Then we move to the Shanghai World Expo, which had a lot of interesting interpretations of English.
I didn't realize there were so many old, disabled, pregnant women

Nope, really don't understand this one

I think they mean "no stamp"

In line for the pavillions

That means "no cutting." If only this sign had been effective...

Not sure what it is made from

The saddest part is that spitting is a BIG problem in China

Extra spermy???

To be fair, this is Costa Rica's slogan, not China's

Now, on to transportation in Shanghai.
This is amusing, because in China, the pronunciation sounds like "lousy men"

True Blood fans, anyone? If you're looking to hook up with a vampire, head here!

Glad to see airport security is still pretty tight

Guilin also had some interesting signage.

This is difficult to read, but it refers to the toilet seat as the "butt plate"

Near a waterfall

At a national park

As long as you do it carefully...

Saturday, October 23, 2010

Guilin, City of Osmanthus Trees

At our arrival in Guilin we were met by a car from the hotel, the Riverside Hostel. For a mere $25/night, we had a private double room with a river view in the city center. It was pretty luxurious for us.
Hotel Veranda

After showering and having a brief pillow fight, we headed into the city for a walk before dinner. We loved the wide pedestrian-only walkways lined with osmanthus trees that meandered around the river.

We spotted a cute little cafe, The Shire Hobbiton. Naturally we had to stop in, and we were treated to giant LotR posters and a menu that included delicacies such as "Rohan tea" and "lembas." I opted for something a little more this-world, and had a Vanillacino, which was by far the best coffee I've had in China.

Thus fortified, we passed through the gauntlet of Chinglish speaking natives trying to sell us everything from traditional Chinese clothes to tea. Guilin has a lively night market, which mostly sells cheap tourist souvenirs, our favorite kind, so we easily hit that up every night we were there.

We also walked through the expansive park, admiring the lake lit up with twinkling lights. The Sun and Moon Pagodas looked especially lovely in the evening.

The next morning we got up early and joined another 50 or so tourists, mostly Chinese, but with a good smattering of Europeans as well, for a cruise along the Li River from Guilin to the famous Yangshuo.

It was definitely a new experience for us, traveling on an organized tour. Normally we do our own thing and wander off the beaten track, but since Andrew's inquiries into the possibility of kayaking the entire way were met with confused looks, we had no choice but to join a tour group. On the cruise we met up with a German-Malaysian couple and some Belgiums, which made for interesting conversation in both English and French. The 4 1/2 hour journey downriver was full of magnificent karst scenery, made all the more intriguing by the fog that covered the tops of the hills. We passed many well-known sites, including Nine Horses Painted on a Hill, and the scene featured on the back of the 20 RMB bill.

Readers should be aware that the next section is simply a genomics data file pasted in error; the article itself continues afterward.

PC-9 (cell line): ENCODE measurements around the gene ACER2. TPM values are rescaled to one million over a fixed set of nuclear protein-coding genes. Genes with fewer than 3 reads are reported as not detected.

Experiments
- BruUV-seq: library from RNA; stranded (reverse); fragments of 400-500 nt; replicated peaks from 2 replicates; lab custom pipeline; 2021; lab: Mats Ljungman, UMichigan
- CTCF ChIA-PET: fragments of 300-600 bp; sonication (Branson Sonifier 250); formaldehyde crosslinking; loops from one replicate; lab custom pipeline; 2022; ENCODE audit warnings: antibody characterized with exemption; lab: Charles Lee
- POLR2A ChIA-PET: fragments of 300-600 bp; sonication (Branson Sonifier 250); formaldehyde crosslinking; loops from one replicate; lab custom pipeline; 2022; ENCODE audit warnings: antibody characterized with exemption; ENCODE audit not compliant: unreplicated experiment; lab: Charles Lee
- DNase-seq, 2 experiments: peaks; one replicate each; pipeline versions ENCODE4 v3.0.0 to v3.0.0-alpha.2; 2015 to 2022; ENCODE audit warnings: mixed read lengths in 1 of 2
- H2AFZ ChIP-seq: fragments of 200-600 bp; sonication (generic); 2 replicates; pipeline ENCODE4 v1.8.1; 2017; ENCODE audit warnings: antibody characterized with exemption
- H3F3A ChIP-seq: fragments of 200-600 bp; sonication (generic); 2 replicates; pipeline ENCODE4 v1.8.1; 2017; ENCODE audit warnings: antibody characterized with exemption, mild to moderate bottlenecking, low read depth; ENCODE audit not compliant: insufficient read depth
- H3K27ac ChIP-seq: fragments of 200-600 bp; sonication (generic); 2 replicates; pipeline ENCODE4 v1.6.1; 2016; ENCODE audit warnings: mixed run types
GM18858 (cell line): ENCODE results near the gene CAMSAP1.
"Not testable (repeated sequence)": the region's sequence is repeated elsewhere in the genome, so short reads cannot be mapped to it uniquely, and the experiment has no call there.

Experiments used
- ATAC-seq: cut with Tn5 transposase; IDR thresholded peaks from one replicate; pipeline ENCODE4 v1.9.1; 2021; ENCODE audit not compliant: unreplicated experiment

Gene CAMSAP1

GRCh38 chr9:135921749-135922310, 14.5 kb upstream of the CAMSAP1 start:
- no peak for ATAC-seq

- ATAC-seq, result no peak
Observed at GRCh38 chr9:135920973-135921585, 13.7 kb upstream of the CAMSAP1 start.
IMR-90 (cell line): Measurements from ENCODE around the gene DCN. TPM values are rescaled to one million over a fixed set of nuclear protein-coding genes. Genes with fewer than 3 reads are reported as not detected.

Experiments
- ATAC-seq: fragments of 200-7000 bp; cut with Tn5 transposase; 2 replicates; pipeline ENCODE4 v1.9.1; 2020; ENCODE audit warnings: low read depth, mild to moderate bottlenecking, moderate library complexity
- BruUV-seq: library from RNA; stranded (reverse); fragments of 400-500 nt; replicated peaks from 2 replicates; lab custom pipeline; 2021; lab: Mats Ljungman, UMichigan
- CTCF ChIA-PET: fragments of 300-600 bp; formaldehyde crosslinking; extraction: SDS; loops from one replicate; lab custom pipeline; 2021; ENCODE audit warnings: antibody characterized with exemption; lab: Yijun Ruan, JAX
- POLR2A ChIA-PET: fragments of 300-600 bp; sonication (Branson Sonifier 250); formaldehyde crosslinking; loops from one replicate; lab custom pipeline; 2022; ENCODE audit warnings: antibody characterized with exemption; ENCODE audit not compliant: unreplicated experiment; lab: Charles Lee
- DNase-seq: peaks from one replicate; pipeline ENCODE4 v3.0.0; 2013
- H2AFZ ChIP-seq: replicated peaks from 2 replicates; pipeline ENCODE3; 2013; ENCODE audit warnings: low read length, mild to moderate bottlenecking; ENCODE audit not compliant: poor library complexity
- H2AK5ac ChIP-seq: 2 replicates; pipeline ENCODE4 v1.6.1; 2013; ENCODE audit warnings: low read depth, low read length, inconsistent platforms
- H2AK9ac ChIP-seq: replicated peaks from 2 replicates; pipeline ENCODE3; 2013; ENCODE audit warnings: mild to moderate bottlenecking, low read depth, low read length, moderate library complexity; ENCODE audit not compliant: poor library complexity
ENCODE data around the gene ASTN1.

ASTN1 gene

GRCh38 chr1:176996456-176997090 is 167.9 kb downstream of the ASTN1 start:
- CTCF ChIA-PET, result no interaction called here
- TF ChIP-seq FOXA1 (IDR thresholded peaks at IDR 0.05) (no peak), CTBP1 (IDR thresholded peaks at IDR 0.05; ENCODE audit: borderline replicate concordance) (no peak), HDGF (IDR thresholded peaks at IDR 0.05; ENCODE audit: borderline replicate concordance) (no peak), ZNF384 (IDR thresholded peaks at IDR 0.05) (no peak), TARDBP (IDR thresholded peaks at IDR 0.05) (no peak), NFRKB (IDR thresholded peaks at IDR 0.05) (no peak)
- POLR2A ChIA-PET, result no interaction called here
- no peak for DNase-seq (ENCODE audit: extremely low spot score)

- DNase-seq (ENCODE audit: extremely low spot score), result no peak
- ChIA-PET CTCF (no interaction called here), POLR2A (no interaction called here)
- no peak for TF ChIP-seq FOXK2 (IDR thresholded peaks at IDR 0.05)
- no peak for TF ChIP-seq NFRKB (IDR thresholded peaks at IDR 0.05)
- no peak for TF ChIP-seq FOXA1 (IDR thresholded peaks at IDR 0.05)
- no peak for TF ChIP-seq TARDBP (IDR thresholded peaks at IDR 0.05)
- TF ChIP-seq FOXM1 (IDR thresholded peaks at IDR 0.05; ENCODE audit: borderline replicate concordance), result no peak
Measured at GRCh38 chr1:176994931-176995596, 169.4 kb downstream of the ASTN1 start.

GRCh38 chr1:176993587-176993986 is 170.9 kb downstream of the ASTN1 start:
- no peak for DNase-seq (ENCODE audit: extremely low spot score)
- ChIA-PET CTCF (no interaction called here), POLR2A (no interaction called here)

Can you see the nine horses? Yeah, me neither.

Once we arrived in Yangshuo, we spent about 40 minutes walking along the tourist shopping street, where we bought some pretty cool souvenirs for ourselves and friends back home.

Then we met up with 12 others from our group for an optional countryside tour. We drove to a small village and noticed all the mirrors hanging over the front doors. Apparently these mirrors are used to scare away ghosts, who will be frightened of their own reflection.

In this village, we also stopped at the Stone Dragon bridge for some scenic shots of the river.

Then it was past the rice paddies and downstream some more for a river trip on a bamboo raft.

This was actually my favorite part of the entire trip to Guilin, because the river was quiet and isolated but for us 14 travelers. We were pushed along the river by bamboo poles, and a woman dressed in traditional garb stood on our boat and sang, albeit through a megaphone.

After we had drifted a little bit, we met up with a cormorant fisherman. The fisherman ties cords around the bird's throat to prevent it from swallowing the fish it catches. The fisherman then throws the bird off the boat, and the bird brings back the fish it catches to its master. After about 20kg of fish are caught, the bird is then allowed to eat some of its catch. It was a little cruel, but interesting to watch.

After our lazy trip down the river, we then hopped back on the bus and headed back to Guilin, where we tried Guilin beer duck, which was really disappointing. To be honest, almost all the food in Guilin was disappointing, which is pretty unusual for China.
Beer duck

After dinner we once again wandered around the park and markets, stopping to buy some sugar cane juice before heading back to our hotel for the night.